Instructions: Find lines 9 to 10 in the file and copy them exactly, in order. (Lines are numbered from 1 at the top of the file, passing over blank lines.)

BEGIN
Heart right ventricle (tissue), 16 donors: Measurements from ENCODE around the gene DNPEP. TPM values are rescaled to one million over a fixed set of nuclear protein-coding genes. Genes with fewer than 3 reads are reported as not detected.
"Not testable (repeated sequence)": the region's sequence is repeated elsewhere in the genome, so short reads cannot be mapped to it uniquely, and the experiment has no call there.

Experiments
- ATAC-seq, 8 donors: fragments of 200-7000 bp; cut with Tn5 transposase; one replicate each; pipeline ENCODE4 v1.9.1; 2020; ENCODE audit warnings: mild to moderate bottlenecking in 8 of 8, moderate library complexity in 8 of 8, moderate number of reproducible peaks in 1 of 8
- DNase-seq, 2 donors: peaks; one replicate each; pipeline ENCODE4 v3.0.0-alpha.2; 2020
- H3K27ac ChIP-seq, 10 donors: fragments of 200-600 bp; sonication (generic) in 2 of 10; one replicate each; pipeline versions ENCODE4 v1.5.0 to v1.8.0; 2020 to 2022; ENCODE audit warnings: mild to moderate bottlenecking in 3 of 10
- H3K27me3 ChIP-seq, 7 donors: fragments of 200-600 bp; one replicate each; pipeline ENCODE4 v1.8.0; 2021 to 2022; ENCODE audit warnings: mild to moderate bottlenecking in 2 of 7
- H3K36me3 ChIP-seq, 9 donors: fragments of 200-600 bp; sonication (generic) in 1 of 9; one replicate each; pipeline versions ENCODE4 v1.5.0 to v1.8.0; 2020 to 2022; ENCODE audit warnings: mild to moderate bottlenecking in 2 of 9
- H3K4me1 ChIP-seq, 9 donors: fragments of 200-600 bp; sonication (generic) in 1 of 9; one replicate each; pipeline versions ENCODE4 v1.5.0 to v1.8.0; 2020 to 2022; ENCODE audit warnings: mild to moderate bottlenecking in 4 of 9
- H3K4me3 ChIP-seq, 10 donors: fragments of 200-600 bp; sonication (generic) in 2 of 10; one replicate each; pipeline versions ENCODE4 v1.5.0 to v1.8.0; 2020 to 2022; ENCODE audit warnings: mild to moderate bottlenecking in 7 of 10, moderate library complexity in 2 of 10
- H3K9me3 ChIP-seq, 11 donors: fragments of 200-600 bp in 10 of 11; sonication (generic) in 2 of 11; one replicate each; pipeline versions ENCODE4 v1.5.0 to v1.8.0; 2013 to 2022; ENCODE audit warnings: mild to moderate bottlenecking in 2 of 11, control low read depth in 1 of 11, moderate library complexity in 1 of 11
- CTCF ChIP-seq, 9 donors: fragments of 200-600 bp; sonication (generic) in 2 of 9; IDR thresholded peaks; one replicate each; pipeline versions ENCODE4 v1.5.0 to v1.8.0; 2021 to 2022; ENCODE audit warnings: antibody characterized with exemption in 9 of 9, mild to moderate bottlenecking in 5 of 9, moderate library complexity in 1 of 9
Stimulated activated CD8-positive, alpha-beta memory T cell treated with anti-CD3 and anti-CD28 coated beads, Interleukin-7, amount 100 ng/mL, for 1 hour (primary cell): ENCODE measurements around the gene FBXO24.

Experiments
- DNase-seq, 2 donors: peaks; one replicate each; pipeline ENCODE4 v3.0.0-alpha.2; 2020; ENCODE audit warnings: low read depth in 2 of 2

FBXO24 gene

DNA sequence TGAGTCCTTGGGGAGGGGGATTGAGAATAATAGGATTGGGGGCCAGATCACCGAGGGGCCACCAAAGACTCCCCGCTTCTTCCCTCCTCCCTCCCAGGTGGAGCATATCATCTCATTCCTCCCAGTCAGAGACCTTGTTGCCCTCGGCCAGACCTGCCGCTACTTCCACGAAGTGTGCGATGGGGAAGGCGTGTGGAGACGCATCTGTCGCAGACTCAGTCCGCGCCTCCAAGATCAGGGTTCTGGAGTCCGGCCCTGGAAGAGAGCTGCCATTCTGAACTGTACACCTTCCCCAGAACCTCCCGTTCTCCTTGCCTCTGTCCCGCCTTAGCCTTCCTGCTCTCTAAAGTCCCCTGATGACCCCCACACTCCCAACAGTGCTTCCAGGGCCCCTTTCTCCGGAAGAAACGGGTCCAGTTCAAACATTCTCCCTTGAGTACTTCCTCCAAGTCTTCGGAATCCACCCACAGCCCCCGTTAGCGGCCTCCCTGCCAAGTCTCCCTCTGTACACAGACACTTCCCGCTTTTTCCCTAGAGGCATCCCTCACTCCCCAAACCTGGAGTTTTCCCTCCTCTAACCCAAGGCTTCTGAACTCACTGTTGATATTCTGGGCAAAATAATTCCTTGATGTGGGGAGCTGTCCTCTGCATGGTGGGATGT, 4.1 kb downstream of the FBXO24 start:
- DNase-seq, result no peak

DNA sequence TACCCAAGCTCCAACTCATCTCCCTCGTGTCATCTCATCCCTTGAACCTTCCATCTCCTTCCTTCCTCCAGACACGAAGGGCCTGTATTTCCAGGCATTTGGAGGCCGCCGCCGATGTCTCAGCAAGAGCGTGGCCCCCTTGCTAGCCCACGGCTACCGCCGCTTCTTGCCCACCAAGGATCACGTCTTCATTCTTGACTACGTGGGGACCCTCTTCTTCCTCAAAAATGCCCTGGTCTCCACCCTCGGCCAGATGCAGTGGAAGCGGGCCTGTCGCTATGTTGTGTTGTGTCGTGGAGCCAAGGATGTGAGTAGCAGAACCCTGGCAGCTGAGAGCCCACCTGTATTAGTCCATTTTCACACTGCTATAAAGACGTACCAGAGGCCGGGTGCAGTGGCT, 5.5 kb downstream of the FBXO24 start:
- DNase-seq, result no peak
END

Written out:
- H3K4me1 ChIP-seq, 9 donors: fragments of 200-600 bp; sonication (generic) in 1 of 9; one replicate each; pipeline versions ENCODE4 v1.5.0 to v1.8.0; 2020 to 2022; ENCODE audit warnings: mild to moderate bottlenecking in 4 of 9
- H3K4me3 ChIP-seq, 10 donors: fragments of 200-600 bp; sonication (generic) in 2 of 10; one replicate each; pipeline versions ENCODE4 v1.5.0 to v1.8.0; 2020 to 2022; ENCODE audit warnings: mild to moderate bottlenecking in 7 of 10, moderate library complexity in 2 of 10